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REFILE-From Target to Twitter, U.S. companies urge workers to vote

(Corrects typo in paragraph 3)

Sept 7 (Reuters) - From Georgia to Wisconsin to Ohio earlier this year, voters in primary elections were stuck for hours in lines from sharply reduced polling locations. And the surge in absentee ballots due to concerns over the coronavirus pandemic overwhelmed election officials.

Heeding the stark warning ahead of Election Day on Nov. 3, U.S. companies are aiming to facilitate what is expected to be a chaotic 2020 U.S. presidential election. Twitter and Apple are giving workers paid time off to get to ballot boxes. Starbucks and The Gap’s Old Navy are urging staff to volunteer at local polling stations.

Nearly 800 companies including Nike, healthcare company Abbott Laboratories and technology company Qualcomm are participating in a CEO-led bipartisan activist group called Time to Vote, which encourages companies to give employees at least a few hours off to vote.

Starbucks Chief Executive Kevin Johnson said last month that people could work out with managers when they can head to polls, adding that the move is partly motivated by concerns about Black voter suppression. Starbucks is also urging its over 200,000 U.S. employees register to vote from its mobile app.

“We know that barriers exist, notably in Black and Brown communities throughout the nation, that lend to systemic racism and require greater voter access and protections,” Johnson said in an internal memo on Aug. 27. “No (employee) will have to choose between working their shift or voting on or before Election Day.”

Rules securing time off for workers to vote vary by state. In New York, workers can be paid for up to two hours to vote, but they may be required to give advance notice. In Alabama, workers get one hour of unpaid time.

“Voting is always important, but the degree of partisan polarization this year seems to be extraordinarily high. This makes the stakes of the election unusually high as well,” said Jonathan Entin, professor of political science at Case Western Reserve University.

Partisan battles over expanding mail-in voting amid the pandemic have threatened to snarl the political process where more than a third of registered voters are expected to do so by mail or vote early in person, according to a survey published in August from Democracy Fund + UCLA Nationscape project.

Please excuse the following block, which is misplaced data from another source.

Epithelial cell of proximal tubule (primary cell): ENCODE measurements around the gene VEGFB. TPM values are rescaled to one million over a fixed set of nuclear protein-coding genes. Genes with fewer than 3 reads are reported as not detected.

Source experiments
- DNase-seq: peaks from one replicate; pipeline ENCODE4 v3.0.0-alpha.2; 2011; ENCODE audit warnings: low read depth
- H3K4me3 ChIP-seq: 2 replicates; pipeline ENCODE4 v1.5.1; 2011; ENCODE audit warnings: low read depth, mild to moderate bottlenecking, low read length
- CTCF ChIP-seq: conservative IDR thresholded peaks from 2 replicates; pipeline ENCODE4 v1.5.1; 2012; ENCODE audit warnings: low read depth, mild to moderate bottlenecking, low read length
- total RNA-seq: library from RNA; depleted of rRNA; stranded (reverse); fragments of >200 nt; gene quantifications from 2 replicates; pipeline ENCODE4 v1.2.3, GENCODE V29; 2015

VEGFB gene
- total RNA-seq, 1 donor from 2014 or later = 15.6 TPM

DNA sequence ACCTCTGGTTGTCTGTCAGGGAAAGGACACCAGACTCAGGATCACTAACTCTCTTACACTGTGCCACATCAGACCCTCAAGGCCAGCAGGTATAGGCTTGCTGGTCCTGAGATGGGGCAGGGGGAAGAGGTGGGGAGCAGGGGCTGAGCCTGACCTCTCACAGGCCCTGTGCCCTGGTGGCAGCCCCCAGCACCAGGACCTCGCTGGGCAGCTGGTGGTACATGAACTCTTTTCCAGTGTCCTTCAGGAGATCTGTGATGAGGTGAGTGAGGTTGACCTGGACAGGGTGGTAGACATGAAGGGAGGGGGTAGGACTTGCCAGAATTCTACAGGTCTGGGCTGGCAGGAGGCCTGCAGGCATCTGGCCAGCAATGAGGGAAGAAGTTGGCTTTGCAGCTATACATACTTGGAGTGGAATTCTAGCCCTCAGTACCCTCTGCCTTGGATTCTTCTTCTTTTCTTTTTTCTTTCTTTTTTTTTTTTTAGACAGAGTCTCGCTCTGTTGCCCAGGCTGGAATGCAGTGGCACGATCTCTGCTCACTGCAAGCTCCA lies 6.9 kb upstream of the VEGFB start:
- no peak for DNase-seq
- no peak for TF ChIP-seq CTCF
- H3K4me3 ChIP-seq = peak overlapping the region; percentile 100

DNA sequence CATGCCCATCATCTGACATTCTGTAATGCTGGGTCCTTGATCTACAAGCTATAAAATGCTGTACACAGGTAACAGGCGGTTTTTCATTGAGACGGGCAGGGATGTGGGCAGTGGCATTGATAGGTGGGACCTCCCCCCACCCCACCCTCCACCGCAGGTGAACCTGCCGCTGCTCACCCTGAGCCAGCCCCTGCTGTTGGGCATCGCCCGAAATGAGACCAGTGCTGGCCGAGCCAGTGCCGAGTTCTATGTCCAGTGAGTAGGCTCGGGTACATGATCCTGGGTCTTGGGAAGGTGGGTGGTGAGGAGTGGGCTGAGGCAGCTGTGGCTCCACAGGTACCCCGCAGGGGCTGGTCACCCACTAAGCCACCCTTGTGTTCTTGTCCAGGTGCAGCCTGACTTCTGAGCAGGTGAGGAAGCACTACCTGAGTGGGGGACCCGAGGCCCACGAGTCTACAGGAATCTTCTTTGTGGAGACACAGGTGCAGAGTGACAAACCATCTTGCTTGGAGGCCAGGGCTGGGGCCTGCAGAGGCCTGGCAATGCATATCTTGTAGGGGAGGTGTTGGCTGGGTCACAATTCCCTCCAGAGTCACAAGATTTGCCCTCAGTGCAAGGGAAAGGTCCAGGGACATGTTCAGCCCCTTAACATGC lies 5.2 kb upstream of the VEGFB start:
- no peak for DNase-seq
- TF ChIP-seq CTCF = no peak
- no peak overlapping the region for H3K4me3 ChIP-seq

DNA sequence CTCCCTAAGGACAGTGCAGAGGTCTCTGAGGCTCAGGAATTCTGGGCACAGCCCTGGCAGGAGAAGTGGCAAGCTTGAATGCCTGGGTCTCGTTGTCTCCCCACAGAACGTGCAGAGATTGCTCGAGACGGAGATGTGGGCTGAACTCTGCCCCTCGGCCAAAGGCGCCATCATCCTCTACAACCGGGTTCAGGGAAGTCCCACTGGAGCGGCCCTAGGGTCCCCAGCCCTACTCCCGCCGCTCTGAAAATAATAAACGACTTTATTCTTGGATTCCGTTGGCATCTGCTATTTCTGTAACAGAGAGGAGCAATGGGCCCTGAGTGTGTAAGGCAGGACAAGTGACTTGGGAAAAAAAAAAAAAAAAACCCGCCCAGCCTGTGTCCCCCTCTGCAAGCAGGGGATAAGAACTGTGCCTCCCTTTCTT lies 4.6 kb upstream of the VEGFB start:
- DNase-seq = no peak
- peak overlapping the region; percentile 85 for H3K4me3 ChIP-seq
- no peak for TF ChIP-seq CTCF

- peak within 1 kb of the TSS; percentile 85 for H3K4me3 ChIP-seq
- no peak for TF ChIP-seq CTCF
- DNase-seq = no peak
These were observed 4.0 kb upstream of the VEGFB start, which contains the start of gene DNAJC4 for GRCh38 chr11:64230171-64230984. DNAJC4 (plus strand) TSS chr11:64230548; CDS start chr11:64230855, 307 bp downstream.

President Donald Trump for months has railed against voting by mail citing unfounded fraud concerns and last week encouraged supporters to vote twice, once by mail and again in person, compounding the confusion ahead of Election Day.

Nearly half of voters fear difficulties with voting in the U.S. presidential elections, according to a voter survey by Pew Research.

Companies including Tiffany & Co, Levi Strauss and Walmart have offered paid time off or flexible hours to workers. “If any employee needs extra time to vote or work at the polls, they can simply work with their managers on creating a flexible schedule,” a spokesman for packaged food company Conagra Brands said.

Some companies, including Kraft Heinz and Target , have also set up websites to guide employees on registering to vote and learning about candidates in partnership with the League of Women Voters and the National Association of Manufacturers.

Several states have warned in recent months that they may not have enough poll workers, with Maryland at one point estimating it was short 14,000 people. In response, companies including Target and The Gap have offered paid time off to volunteer as poll workers. Poll sites are expected to fall short of volunteers as older people who are more at risk to COVID-19 infection have typically staffed sites and are expected to stay home.

The two companies have joined 150 others including Amazon.com and Etsy to help sign up 350,000 new volunteers through a corporate-led campaign called the Civic Alliance. The group says on its website that its goal is to drive historic voter turnout in 2020.

Reporting by Richa Naidu in Chicago. Additional reporting by Melissa Fares and Helen Coster in New York, Eric Johnson in Seattle, Tracy Rucinski in Chicago; Editing by Kenneth Li and Lisa Shumaker

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